Don’t Do Me Any Favors

When you’re a carpenter, people pay you to build things out of wood. Mechanics earn their living by fixing cars. Authors are paid for writing books, lawyers bill for their counsel, and teachers are compensated for teaching.

What is a missionary paid for? There’s really no tangible service being performed, and we don’t produce any material goods. The people who pay my salary will likely never even meet me, much less benefit from my services. Nevertheless, they give.

I’m humbled by the sacrifice and generosity of those who support us on the field. But there’s something strange about missions offerings. Many supporters talk about missions money as though by giving, they’re doing me a favor. I’ve had a number of conversations with church leaders who talk about their missions offerings like they were a big gift to me, their charity case. Again, I am grateful for the sacrifice of those who give, but money given to missions is supposed to be given to God.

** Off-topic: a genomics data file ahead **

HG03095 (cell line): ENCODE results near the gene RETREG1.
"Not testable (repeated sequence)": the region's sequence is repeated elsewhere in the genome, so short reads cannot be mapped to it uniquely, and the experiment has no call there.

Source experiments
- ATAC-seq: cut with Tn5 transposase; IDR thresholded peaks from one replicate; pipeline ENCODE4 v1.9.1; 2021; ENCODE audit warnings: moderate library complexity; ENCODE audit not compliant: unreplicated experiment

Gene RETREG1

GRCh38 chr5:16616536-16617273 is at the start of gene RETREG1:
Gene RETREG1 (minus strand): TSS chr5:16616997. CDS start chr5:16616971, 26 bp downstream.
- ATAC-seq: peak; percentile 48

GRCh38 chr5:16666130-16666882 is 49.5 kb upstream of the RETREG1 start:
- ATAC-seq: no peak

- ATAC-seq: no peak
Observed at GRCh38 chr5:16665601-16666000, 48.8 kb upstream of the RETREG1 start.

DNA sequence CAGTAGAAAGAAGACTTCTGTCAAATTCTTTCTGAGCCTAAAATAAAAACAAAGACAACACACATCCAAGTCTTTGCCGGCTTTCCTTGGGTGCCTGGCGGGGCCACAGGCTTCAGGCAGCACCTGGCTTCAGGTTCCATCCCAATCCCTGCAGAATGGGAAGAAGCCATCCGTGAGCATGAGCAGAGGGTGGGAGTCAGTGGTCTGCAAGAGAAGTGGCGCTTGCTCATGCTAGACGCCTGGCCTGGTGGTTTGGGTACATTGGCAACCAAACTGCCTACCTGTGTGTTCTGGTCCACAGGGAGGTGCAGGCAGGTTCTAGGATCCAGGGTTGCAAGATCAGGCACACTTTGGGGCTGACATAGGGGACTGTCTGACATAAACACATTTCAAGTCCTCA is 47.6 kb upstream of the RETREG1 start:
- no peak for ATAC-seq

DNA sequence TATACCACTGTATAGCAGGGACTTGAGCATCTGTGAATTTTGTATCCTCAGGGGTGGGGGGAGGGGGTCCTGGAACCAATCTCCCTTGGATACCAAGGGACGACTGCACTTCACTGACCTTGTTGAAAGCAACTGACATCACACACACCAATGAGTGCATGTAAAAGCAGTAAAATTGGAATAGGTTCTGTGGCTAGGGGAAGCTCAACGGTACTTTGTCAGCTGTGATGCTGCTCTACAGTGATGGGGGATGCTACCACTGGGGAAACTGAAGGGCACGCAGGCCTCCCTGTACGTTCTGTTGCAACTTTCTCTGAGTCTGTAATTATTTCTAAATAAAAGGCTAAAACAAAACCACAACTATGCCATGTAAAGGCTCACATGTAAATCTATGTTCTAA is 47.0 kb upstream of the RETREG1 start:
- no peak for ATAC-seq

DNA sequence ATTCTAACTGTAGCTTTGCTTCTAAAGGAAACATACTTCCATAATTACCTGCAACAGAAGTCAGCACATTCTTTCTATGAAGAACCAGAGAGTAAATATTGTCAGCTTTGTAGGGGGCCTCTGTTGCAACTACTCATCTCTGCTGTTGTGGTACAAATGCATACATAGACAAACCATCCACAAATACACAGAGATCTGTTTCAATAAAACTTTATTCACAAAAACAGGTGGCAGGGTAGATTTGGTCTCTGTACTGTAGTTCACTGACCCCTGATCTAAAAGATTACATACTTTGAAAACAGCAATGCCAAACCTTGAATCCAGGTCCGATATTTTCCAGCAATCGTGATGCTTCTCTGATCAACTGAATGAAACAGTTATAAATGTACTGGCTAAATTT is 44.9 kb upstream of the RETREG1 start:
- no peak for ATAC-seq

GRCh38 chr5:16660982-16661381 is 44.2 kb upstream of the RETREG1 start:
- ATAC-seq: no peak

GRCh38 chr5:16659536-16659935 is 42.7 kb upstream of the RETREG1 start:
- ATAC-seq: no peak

Thanks. Really. But don’t do me any favors. If God called me to the field, He will provide everything needed to keep me here. Since He doesn’t need your money, I don’t either.

People support missions for lots of different reasons. Many feel some sense of obligation. Some give to satiate their guilt. Others give as an act of worship. The pious give out of pity and duty. I’m sure certain people feel led by God to send their money, and it’s obvious (to me) that most give out of their own kindness and generosity.

If giving money to support missions keeps you from actually being involved personally in what God is doing around the world, you should keep your money.

About E. Goodman

Ernest Goodman is a missiologist, writer, teacher, and communications strategist.